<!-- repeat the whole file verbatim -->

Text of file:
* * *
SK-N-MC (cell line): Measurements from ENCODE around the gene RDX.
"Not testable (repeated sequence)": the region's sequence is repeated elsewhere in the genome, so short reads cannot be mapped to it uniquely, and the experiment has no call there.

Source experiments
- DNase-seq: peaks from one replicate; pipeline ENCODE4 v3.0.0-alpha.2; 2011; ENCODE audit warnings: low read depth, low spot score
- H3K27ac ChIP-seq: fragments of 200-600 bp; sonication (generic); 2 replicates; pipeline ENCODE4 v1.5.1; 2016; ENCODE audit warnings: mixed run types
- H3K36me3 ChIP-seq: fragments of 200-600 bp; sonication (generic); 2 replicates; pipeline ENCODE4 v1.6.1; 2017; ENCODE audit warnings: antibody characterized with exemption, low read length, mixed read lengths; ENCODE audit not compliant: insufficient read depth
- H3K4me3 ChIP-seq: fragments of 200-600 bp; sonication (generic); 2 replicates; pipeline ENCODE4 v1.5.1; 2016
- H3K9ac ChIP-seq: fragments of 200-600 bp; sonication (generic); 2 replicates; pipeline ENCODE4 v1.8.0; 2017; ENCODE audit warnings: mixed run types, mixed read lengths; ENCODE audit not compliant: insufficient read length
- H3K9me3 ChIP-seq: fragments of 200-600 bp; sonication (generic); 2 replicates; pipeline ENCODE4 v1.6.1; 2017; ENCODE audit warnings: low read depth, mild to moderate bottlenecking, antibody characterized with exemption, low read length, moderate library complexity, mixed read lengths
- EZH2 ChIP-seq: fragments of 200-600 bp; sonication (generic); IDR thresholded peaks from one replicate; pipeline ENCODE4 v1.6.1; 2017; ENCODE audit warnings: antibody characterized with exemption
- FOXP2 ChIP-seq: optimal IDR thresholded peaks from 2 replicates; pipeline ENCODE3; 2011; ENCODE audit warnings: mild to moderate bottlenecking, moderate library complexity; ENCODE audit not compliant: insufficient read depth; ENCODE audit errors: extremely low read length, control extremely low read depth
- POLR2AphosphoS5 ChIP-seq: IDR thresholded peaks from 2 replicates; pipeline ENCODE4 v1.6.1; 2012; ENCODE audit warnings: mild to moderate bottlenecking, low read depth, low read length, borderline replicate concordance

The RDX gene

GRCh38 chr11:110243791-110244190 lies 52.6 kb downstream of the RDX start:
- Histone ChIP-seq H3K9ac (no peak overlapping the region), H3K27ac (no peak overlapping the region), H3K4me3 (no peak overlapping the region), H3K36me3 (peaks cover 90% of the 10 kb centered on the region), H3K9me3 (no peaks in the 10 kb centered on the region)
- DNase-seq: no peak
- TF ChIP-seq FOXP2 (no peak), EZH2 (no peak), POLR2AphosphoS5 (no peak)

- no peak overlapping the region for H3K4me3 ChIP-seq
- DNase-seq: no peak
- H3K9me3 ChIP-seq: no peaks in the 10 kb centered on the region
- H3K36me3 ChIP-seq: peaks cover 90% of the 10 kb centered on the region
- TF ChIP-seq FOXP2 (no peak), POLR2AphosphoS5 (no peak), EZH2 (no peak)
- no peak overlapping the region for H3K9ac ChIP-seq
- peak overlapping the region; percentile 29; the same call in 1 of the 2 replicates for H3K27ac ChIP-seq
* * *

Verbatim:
SK-N-MC (cell line): Measurements from ENCODE around the gene RDX.
"Not testable (repeated sequence)": the region's sequence is repeated elsewhere in the genome, so short reads cannot be mapped to it uniquely, and the experiment has no call there.

Source experiments
- DNase-seq: peaks from one replicate; pipeline ENCODE4 v3.0.0-alpha.2; 2011; ENCODE audit warnings: low read depth, low spot score
- H3K27ac ChIP-seq: fragments of 200-600 bp; sonication (generic); 2 replicates; pipeline ENCODE4 v1.5.1; 2016; ENCODE audit warnings: mixed run types
- H3K36me3 ChIP-seq: fragments of 200-600 bp; sonication (generic); 2 replicates; pipeline ENCODE4 v1.6.1; 2017; ENCODE audit warnings: antibody characterized with exemption, low read length, mixed read lengths; ENCODE audit not compliant: insufficient read depth
- H3K4me3 ChIP-seq: fragments of 200-600 bp; sonication (generic); 2 replicates; pipeline ENCODE4 v1.5.1; 2016
- H3K9ac ChIP-seq: fragments of 200-600 bp; sonication (generic); 2 replicates; pipeline ENCODE4 v1.8.0; 2017; ENCODE audit warnings: mixed run types, mixed read lengths; ENCODE audit not compliant: insufficient read length
- H3K9me3 ChIP-seq: fragments of 200-600 bp; sonication (generic); 2 replicates; pipeline ENCODE4 v1.6.1; 2017; ENCODE audit warnings: low read depth, mild to moderate bottlenecking, antibody characterized with exemption, low read length, moderate library complexity, mixed read lengths
- EZH2 ChIP-seq: fragments of 200-600 bp; sonication (generic); IDR thresholded peaks from one replicate; pipeline ENCODE4 v1.6.1; 2017; ENCODE audit warnings: antibody characterized with exemption
- FOXP2 ChIP-seq: optimal IDR thresholded peaks from 2 replicates; pipeline ENCODE3; 2011; ENCODE audit warnings: mild to moderate bottlenecking, moderate library complexity; ENCODE audit not compliant: insufficient read depth; ENCODE audit errors: extremely low read length, control extremely low read depth
- POLR2AphosphoS5 ChIP-seq: IDR thresholded peaks from 2 replicates; pipeline ENCODE4 v1.6.1; 2012; ENCODE audit warnings: mild to moderate bottlenecking, low read depth, low read length, borderline replicate concordance

The RDX gene

GRCh38 chr11:110243791-110244190 lies 52.6 kb downstream of the RDX start:
- Histone ChIP-seq H3K9ac (no peak overlapping the region), H3K27ac (no peak overlapping the region), H3K4me3 (no peak overlapping the region), H3K36me3 (peaks cover 90% of the 10 kb centered on the region), H3K9me3 (no peaks in the 10 kb centered on the region)
- DNase-seq: no peak
- TF ChIP-seq FOXP2 (no peak), EZH2 (no peak), POLR2AphosphoS5 (no peak)

- no peak overlapping the region for H3K4me3 ChIP-seq
- DNase-seq: no peak
- H3K9me3 ChIP-seq: no peaks in the 10 kb centered on the region
- H3K36me3 ChIP-seq: peaks cover 90% of the 10 kb centered on the region
- TF ChIP-seq FOXP2 (no peak), POLR2AphosphoS5 (no peak), EZH2 (no peak)
- no peak overlapping the region for H3K9ac ChIP-seq
- peak overlapping the region; percentile 29; the same call in 1 of the 2 replicates for H3K27ac ChIP-seq